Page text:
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Eye Care in Kittens

Your mother must have told you, “Never rub your eyes, except with your elbows.” And she might well have added, “And never put anything in your eyes unless told to by a doctor.” Well, pretty much the same holds true for kittens. It’s a really bad idea to go poking around a kitten’s eyes unless you know what you’re doing, and anyway, in most instances, it’s unnecessary.

Kittens’ eyes do not open for a week or more after birth. That’s normal. When they do open, mom usually takes care of keeping them clean until the kittens can clean themselves properly.

So what does the kitten’s owner need to do? Usually nothing, as it turns out. However, prevention of problems is a smart move on the owner’s part. All kittens should be vaccinated against the common viral diseases, including ones that can affect their eyes. In addition, trauma caused by inter-kitten fighting, flying objects, and chemicals should be avoided as far as possible.

Tips for Eye Safety

Eye Examination

It makes good sense to take every new young kitten to a veterinarian and, amongst other things, to have him examine the kitten’s eyes. If a problem exists, once you know what’s going on, you can take the necessary action, which may be definitive or simply involve specific daily management measures. If your kitten has the all clear from the veterinarian (and/or a veterinary ophthalmologist), all you have to do is to protect your kitten’s eyes from unnecessary physical insults while ensuring regular vaccination and protection from overt exposure to other infected cats.

Signs of Healthy Eyes

Signs of Irritated or Damaged Eyes

*Note: If only one eye is affected, the signs of squinting, tearing, or ocular discharge will be confined to that eye.

Keeping Weepy Eyes Clean

When ocular discharge plagues your kitten’s eyes, and mom cat is not around, it may be necessary to help keep the kitten’s eyes clear of “goopy stuff” by means of some masterly intervention. Preferably, obtain some sterile saline solution from you vet and gently wipe around the kitten’s eyes with moistened cotton pledgets as often as necessary, which is sometimes several times a day. If your veterinarian determines that an infection is present, and medication must be applied, make sure not to touch the delicate cornea with the applicator.

Common Eye Problems

Congenital Problems. Some breeds of cat do have innate ocular problems. Persians, for example, may have eye problems secondary to the topography of their flat faces. In this situation, excessive skin folds can cause hair to drag across the surface of the delicate cornea, causing chronic irritation and thus ocular discharge. In addition, the exposed nature of the cornea (because of the bulbous protruding eyes) predisposes to keratitis (infection of the cornea). Persians may also have kinked and thus blocked tear ducts. Your vet can advise how to tackle or live with this problem. Siamese cats very often have obvious strabismus (squint) though their eyesight is fine. Many also display nystagmus (eyes flicking back and forth) as a result of some “crossed wires” in their neurological circuitry. Again, this does not seem to cause clinical problems with their vision.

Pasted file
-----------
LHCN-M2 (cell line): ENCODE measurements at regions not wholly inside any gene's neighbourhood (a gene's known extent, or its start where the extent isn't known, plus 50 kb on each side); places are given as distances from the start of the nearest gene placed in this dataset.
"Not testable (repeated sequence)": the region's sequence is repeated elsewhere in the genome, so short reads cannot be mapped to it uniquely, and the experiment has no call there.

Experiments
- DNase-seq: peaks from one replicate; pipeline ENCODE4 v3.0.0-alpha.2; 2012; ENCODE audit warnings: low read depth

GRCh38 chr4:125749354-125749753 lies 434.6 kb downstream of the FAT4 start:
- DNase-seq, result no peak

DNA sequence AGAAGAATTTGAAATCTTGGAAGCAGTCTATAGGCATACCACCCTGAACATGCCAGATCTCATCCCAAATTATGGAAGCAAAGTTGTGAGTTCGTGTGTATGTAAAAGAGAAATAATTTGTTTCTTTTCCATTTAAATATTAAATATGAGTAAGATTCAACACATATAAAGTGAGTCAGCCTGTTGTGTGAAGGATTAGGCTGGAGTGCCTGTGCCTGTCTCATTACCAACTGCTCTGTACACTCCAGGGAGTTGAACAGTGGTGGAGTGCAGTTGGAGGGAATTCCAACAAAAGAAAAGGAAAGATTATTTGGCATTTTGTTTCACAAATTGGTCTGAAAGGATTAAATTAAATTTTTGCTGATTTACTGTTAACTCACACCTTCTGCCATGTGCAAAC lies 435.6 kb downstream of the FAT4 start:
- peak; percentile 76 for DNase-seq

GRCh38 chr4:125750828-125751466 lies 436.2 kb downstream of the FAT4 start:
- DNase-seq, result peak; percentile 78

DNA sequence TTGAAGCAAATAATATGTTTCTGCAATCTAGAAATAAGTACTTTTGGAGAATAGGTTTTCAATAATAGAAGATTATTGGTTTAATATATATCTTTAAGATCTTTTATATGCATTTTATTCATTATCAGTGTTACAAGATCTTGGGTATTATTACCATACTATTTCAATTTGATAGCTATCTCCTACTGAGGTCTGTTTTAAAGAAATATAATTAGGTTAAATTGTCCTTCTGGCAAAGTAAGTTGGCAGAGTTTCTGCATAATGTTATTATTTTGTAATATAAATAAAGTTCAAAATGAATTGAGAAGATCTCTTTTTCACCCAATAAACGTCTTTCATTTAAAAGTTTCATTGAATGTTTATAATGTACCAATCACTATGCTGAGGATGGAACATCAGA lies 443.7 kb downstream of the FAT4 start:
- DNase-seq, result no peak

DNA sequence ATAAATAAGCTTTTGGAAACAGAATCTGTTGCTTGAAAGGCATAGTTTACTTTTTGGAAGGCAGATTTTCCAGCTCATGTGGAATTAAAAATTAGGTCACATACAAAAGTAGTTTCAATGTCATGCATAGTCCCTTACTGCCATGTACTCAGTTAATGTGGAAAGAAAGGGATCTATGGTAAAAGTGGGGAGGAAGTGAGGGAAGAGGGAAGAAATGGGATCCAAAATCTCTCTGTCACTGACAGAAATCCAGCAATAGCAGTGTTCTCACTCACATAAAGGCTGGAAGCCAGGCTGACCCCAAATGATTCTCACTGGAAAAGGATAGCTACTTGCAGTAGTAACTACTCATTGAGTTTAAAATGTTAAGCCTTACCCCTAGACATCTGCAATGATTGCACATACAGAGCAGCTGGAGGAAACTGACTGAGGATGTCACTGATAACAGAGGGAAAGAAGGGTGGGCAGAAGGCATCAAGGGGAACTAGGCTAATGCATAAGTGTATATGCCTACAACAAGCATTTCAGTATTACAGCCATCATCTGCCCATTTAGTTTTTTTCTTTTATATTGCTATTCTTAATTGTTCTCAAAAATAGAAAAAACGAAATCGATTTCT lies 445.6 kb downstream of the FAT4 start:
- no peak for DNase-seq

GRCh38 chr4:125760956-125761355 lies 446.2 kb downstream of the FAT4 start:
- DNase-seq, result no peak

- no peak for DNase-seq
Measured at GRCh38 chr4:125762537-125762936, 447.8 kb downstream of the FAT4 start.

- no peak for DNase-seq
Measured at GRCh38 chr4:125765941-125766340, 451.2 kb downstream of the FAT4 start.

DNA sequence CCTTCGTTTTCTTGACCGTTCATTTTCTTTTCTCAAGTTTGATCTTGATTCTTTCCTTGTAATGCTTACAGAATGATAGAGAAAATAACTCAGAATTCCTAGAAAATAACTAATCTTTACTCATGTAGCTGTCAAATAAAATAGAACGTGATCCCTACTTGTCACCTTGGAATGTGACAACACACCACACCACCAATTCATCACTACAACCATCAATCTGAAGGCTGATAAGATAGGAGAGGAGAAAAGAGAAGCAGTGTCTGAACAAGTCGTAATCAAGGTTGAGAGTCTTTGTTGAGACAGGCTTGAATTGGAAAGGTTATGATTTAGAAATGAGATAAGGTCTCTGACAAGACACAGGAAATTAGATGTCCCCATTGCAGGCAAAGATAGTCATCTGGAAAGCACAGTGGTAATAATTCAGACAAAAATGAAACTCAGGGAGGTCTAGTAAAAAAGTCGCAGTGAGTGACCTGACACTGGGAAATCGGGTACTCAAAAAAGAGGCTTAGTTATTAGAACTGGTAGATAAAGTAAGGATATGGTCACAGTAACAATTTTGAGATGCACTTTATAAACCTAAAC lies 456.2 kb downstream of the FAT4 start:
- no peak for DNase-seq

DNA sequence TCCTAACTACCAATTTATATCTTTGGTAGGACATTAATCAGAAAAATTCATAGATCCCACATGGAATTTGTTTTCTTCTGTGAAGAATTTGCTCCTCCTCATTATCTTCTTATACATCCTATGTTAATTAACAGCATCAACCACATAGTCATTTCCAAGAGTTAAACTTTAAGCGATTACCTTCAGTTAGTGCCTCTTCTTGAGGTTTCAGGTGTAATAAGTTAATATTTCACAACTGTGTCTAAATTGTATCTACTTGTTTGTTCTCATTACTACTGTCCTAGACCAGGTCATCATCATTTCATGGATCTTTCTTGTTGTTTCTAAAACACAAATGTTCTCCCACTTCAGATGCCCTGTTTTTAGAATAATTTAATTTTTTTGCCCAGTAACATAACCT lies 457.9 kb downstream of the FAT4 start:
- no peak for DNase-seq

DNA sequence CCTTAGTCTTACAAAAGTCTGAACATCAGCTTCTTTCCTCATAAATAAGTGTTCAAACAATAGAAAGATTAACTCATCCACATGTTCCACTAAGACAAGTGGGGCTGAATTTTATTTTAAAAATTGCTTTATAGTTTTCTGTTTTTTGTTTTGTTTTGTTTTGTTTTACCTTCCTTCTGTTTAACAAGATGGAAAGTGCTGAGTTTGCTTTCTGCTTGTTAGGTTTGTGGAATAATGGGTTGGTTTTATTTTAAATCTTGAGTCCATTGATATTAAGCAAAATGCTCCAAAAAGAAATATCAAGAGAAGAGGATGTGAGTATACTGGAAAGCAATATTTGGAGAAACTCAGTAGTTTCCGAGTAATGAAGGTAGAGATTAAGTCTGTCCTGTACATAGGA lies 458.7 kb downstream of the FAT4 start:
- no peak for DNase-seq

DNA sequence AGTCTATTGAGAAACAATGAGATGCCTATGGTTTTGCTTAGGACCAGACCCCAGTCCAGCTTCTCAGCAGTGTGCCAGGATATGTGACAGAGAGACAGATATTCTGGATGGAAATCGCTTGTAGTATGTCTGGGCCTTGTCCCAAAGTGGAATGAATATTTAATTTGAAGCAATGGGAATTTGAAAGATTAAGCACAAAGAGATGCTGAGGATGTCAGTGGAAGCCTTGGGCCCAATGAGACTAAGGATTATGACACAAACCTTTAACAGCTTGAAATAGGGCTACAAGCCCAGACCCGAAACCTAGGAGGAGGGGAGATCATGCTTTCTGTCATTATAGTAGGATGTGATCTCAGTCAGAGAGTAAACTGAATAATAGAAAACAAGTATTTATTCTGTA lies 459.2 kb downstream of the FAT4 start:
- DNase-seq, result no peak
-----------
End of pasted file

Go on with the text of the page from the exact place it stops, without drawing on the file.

Trauma. Frequently caused by damage by another cat’s claws, trauma to the eyeball can lead to infection and/or ulceration. Squinting, photophobia, and ocular discharge are the result.

Infection. If you notice a discharge from one or both of your kitten’s eyes, you should take note of the nature of the discharge. Is it clear or cloudy, grayish or yellowish, and is it from one or both eyes? Then call your local veterinarian and ask for guidance. Tell him (or her) what you have observed, accurately transmitting the nature of the problem. In all likelihood, he will require you to bring the kitten to his office. There he will examine its eyes to assess the nature and extent of the problem. He may employ an ophthalmoscope to help him visualize things in more detail. In addition, he may flush your kitten’s eyes with sterile saline to remove superficial debris and may apply a special dye to check for ulcers. He will also inspect your kitten’s eyelids for signs of trouble there. If he finds nothing grossly to account for the problem, he may contemplate a course of antibiotics on the assumption that the eye problem involves a component of bacterial infection. He will also check your kitten’s general health while you are in the clinic, because some systemic diseases lead to ocular problems. Common problems include cat ‘flu or chlamydial infection, both of which cause purulent ocular discharge, and general debility, which may cause the kitten’s “third eyelid” to be pulled across the eyeball like a pink blanket.

Lumps and Bumps. It is extremely unlikely for a new kitten to have a tumor of its eye or eyelids. When a swelling exists, abscessation is far more likely, especially if your kitten has been allowed outside. If any swellings are present around the kitten’s eyes, your veterinarian will diagnose the problem and explain treatment options.

Allergies. Some kittens develop skin allergies as they get older. Allergies sometimes affect the skin around the eyes. A kitten with allergies that paws at or around its eyes may cause the conjunctivae to become reddened. The solution to this problem is to treat the allergy. Again, your veterinarian can advise.